Smuggling. The creation of the surcharge also increased smuggling and therefore losses in revenues, with the World Bank estimating losses in tax revenues and port/freight charges of US$6.6 million (World Bank, 2014).
10. The authorities committed to an international audit of the FUNPI, the result from which would help restructure or close the Fund. The results from this audit, to be completed by September 2015 with the help of the World Bank, will lay the foundation for a new strategy to promote the cashew nut sector and to reduce poverty in rural areas. In particular, the elimination of the FUNPI tax would increase incomes for poor farmers and reduce poverty and extreme poverty by 2 and 3 percentage points, respectively. In combination with improved customs controls, it would reduce smuggling, thus boosting the government’s revenue base. Development partners, such as the World Bank, are also willing to support the cashew sector through lending, guarantee funds and technical assistance.
11. While the expansion of other sectors, such as rice, mining, and tourism will be essential, developing a cashew processing industry can foster employment and structural transformation. According to recent World Bank estimates, approximately one job would be created for every three tons of processed cashew nuts, mainly in rural areas (World Bank, 2014). Expanding the cashew sector into processing would also result in less dependence on India as an export partner, and thus reduce the economy’s vulnerability to shocks by diversifying export destinations. Given the current infrastructure gap, cashew processing could minimize pressure on roads by lowering transport volumes when exporting cashew kernel. It would imply higher value-added, thus stimulating growth and supporting the balance of payments.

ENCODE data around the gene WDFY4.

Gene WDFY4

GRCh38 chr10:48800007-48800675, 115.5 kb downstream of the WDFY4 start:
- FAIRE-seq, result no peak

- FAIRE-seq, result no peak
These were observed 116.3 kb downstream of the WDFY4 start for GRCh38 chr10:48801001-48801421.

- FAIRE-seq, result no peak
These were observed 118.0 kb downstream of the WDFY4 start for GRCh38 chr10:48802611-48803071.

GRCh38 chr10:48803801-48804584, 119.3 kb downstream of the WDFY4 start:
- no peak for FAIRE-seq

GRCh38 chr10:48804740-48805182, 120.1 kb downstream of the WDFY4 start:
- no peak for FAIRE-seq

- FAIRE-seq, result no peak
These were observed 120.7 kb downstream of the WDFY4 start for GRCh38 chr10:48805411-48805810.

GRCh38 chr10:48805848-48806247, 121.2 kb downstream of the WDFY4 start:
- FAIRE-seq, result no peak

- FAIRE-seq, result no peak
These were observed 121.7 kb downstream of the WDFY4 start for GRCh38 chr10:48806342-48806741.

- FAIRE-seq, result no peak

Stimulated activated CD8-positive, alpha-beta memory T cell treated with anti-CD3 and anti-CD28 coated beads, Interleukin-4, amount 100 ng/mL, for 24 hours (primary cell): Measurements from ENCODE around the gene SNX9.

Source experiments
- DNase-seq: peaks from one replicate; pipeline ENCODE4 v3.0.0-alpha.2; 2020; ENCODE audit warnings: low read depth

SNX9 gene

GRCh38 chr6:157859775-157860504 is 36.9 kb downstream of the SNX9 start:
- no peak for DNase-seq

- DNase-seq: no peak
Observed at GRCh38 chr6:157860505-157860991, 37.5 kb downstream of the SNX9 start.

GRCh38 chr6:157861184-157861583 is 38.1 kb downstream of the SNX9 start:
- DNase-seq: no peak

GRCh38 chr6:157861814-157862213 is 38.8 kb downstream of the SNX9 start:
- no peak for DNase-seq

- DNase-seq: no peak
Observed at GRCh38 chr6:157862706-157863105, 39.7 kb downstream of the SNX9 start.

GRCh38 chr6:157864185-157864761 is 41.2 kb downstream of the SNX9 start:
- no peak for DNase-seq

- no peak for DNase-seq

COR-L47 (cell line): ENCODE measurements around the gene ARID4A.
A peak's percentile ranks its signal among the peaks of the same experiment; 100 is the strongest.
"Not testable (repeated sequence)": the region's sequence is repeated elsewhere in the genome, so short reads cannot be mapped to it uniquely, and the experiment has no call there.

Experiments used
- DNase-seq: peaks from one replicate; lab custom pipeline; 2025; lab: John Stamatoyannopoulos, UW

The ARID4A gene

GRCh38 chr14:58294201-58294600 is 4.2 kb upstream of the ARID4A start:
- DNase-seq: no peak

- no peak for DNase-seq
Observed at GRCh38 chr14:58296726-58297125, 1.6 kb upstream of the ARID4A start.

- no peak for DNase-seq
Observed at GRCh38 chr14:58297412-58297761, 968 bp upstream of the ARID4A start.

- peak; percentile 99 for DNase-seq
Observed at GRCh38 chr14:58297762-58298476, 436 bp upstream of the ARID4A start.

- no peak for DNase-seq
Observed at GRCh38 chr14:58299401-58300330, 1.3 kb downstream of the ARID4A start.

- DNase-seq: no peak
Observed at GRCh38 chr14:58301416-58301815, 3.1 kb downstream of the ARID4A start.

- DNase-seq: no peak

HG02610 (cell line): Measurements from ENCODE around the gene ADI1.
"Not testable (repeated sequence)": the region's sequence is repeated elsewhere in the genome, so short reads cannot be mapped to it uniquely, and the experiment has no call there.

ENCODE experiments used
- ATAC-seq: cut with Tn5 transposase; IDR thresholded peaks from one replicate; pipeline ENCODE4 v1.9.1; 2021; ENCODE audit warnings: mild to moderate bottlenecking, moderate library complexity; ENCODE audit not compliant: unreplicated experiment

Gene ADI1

10. Developing a cashew sector will require overcoming several challenges in financing, the business environment and infrastructure. The banking sector currently prefers to finance exports of raw cashew nuts rather than processed ones. It also sees lending to the private sector in general as risky as obtaining information on credit worthiness is very difficult and contract enforcement relatively weak (see Section 2). Stronger contract enforcement, for example via the opportunity to faster recovery of collateral, could go a long way in stimulating lending and lowering borrowing costs. Political stability risks and challenging business environment pose obstacles to foreign investment, making the security sector reform not only essential from an overall stability perspective but also for the financing of economic activity. Entrepreneurial capacity will need to be strengthened with a view of implementing best practices in the processing of cashew in the medium to long term (e.g. importing cashew nuts to employ cashew processing facilities in off-seasons as well). Large investments in roads will be necessary to ease transportation as there is currently hardly road access during the rainy season. Particular focus on attracting foreign investment to medium-size processing plants and establishing community-level processing facilities would help promote inclusiveness of the growth outcomes from these activities.
11. Short and medium-term policies to diversify Guinea-Bissau’s economy could help the country break with a history of low and volatile growth. With exports and commercial bank lending being dominated by the cashew nut sector, Guinea-Bissau is highly exposed to exogenous shocks such as fluctuations in international cashew prices. In the short term, to reduce the economies exposure to shocks, policies should focus on exploring “quick-wins” to economic diversification, such as reform or closure of the FUNPI. To further diversify the economy in the medium to long term, policies could focus on easing main constraints in key areas such as infrastructure, education and the business climate. Given the importance of the primary sector for Guinea-Bissau and the country’s biodiversity, economic policies could also target specific activities such as rice cultivation and mining, as envisaged under the government’s Strategic Plan.